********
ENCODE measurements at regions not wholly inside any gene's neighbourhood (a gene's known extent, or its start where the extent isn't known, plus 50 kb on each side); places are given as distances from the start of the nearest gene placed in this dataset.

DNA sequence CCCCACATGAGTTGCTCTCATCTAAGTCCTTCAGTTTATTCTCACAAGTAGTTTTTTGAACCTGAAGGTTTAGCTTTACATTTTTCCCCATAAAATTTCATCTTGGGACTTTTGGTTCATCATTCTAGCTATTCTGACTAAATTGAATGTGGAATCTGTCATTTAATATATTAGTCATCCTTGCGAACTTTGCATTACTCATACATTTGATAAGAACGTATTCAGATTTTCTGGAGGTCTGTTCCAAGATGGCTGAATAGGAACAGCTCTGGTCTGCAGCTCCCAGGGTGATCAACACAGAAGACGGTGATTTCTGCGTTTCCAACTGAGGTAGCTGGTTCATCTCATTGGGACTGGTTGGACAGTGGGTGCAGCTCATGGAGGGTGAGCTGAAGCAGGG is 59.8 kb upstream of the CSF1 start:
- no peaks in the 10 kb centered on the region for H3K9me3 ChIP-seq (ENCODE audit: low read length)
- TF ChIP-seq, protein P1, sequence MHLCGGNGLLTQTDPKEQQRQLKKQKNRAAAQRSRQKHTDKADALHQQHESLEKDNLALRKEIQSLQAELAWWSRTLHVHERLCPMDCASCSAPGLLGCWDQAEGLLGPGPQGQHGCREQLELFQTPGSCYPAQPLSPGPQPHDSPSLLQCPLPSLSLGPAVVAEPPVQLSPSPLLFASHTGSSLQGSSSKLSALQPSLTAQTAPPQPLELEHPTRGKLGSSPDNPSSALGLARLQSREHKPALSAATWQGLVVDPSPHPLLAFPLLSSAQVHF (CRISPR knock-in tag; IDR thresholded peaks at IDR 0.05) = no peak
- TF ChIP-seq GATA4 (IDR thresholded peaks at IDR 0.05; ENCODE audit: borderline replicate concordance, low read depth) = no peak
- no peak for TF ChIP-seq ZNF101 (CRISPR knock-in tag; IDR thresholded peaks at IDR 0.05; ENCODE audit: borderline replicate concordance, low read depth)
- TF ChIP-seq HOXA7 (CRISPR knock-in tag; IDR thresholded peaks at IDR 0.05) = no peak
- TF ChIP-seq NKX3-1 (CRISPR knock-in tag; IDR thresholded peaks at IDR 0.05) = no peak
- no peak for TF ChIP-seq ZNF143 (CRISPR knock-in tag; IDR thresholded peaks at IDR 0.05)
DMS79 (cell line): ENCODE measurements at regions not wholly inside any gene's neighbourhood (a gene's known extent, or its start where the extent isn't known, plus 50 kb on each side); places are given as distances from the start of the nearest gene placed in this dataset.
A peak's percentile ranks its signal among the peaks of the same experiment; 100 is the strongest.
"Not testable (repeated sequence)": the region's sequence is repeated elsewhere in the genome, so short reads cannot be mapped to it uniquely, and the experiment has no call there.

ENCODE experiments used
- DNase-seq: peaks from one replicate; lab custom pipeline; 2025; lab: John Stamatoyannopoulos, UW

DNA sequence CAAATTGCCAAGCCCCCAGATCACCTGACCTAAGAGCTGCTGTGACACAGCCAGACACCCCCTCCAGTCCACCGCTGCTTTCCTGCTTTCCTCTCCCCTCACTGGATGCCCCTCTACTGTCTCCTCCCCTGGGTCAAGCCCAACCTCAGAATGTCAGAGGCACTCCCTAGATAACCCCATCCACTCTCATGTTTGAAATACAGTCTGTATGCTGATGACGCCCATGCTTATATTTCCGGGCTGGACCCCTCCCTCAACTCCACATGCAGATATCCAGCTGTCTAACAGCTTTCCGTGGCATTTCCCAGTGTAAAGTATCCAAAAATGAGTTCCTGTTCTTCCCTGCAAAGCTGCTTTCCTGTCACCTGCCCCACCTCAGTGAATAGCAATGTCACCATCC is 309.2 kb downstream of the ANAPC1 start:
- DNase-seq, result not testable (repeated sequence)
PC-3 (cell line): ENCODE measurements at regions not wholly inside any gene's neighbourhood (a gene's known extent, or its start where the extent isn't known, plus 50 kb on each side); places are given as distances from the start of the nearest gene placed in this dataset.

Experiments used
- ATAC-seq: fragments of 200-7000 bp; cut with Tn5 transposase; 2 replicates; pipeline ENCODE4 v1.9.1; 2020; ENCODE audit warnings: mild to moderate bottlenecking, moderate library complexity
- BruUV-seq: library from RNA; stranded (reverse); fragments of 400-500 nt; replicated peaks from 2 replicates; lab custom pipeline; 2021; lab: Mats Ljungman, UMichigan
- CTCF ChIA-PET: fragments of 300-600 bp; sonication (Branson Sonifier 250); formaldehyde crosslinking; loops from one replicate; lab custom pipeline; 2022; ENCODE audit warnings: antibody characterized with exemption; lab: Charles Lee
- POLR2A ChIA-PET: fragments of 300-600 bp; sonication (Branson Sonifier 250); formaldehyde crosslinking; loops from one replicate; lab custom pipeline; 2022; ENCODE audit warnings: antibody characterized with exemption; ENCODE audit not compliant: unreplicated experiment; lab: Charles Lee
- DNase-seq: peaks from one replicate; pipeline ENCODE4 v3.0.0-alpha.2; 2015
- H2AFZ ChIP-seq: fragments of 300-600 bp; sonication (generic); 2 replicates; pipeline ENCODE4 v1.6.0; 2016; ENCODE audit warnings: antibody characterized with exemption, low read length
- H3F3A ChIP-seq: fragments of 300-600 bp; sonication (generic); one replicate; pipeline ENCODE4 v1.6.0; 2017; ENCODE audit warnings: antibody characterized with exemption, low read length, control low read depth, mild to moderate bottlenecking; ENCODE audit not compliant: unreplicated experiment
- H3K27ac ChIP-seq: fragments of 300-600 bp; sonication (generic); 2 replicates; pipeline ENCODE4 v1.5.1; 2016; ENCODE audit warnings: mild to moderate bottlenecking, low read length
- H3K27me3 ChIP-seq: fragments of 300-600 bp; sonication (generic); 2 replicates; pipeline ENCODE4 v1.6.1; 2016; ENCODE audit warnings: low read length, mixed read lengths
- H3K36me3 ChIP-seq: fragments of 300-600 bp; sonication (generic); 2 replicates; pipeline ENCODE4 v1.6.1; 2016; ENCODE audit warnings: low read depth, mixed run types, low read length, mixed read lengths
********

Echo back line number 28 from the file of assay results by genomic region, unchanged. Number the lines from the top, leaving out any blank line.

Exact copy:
- H3K36me3 ChIP-seq: fragments of 300-600 bp; sonication (generic); 2 replicates; pipeline ENCODE4 v1.6.1; 2016; ENCODE audit warnings: low read depth, mixed run types, low read length, mixed read lengths